November 18, 2013
Bacterial meningitis kills about 10 percent of its victims, reports Bloomberg, which translates to an estimated 170,000 deaths a year worldwide. Of those who survive, as many as 20 percent suffer from lifelong challenges, like brain damage, hearing loss and learning disabilities. Now the disease is taking its toll on a prestigious U.S. college campus, prompting the Centers for Disease Control and Prevention to take unprecedented measures to curb its spread.
Seven students and Princeton University have contracted the potentially deadly meningitis infection since March, reports NBC News, with the last case reported as recently as last weekend. The news has prompted the CDC to import emergency doses of a meningitis vaccine not yet approved in the U.S. The current standard U.S. vaccine -- which is widely recommended for college-age Americans -- does not cover the meningitis B strain identified in at least five of the Princeton cases. The vaccine to be imported from Europe and Australia does. The CDC has never approved an emergency inoculation import before, but Dr. Thomas Clark, acting head of the CDC's meningitis and vaccine preventable diseases branch, said this is a unique situation.
"If you're a student at Princeton University right now, your risk [of contracting meningitis] is quite high," Clark told NBC News."This is a bad disease and we know how devastating it is. A lot of us had a gut feeling that there would be more cases and we should get the ball rolling."
Princeton has not yet announced a plan for vaccinating its nearly 8,000 undergraduate and graduate students. Martin Mbugua, Princeton's director of media relations, told NBC News that the institution is considering the situation very carefully, and would discuss it with its trustees before making any announcement.
Dr. Meg Fisher, medical director for the Unterberg Children's Hospital at Monmouth Medical Center in Long Branch and an infectious disease specialist, told the New Jersey-based Star-Ledger that she was pleased with the CDC's "unique and unusual" approach to dealing with the outbreak, but she worries the new vaccine may not be enough.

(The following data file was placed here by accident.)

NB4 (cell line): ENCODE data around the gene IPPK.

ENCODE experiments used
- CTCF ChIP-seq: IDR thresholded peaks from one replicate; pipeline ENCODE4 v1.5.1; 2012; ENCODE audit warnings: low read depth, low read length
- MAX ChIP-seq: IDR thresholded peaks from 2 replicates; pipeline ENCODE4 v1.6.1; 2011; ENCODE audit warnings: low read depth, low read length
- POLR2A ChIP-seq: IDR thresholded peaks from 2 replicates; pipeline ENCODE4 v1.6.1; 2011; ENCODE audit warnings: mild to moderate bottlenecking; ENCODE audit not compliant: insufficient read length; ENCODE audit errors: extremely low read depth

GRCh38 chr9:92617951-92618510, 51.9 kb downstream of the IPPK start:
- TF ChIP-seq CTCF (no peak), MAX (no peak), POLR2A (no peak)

"The only concern is that there are different serogroup b strains in different parts of the world so it is not a given that the European or Australian vaccine will be effective against the Princeton strain," said Fisher, who confirmed that the outbreak has reached epidemic proportions. "It is certainly worth a try."
Bloomberg reports that investigators have yet to find a common link between the Princeton infections. At least five of the seven strains are identical. One case is similar to the others, but it is too early to say whether it's an exact match. The last case is still being tested. Bacterial meningitis can spread more quickly in close quarters like college campuses. It is transmitted through respiratory and throat secretions and close contact and is marked by an inflammation in the thin lining surrounding the brain and spinal cord. Common symptoms including stiff neck, high fever, sensitivity to light, confusion, headaches and vomiting.
Compiled by Aimee Hosler
"Emergency meningitis vaccine will be imported to halt Ivy League outbreak," nbcnews.com, November 15, 2013, JoNel Aleccia, http://www.nbcnews.com/health/emergency-meningitis-vaccine-will-be-imported-halt-ivy-league-outbreak-2D11603651
"Princeton Meningitis Outbreak Prompts Vaccine Import to U.S." bloomberg.com, November 17, 2013, Drew Armstrong, Michelle Fay Cortez, http://www.bloomberg.com/news/2013-11-16/princeton-meningitis-outbreak-prompts-vaccine-import-to-u-s-.html
"Princeton University meningitis infections prompt CDC to import emergency vaccinations for use on campus," nj.com, November 16, 2013, Susan K. Livio, http://www.nj.com/mercer/index.ssf/2013/11/princeton_university_meningitis_outbreak_prompts_cdc_to_consider_emergency_vaccinations.html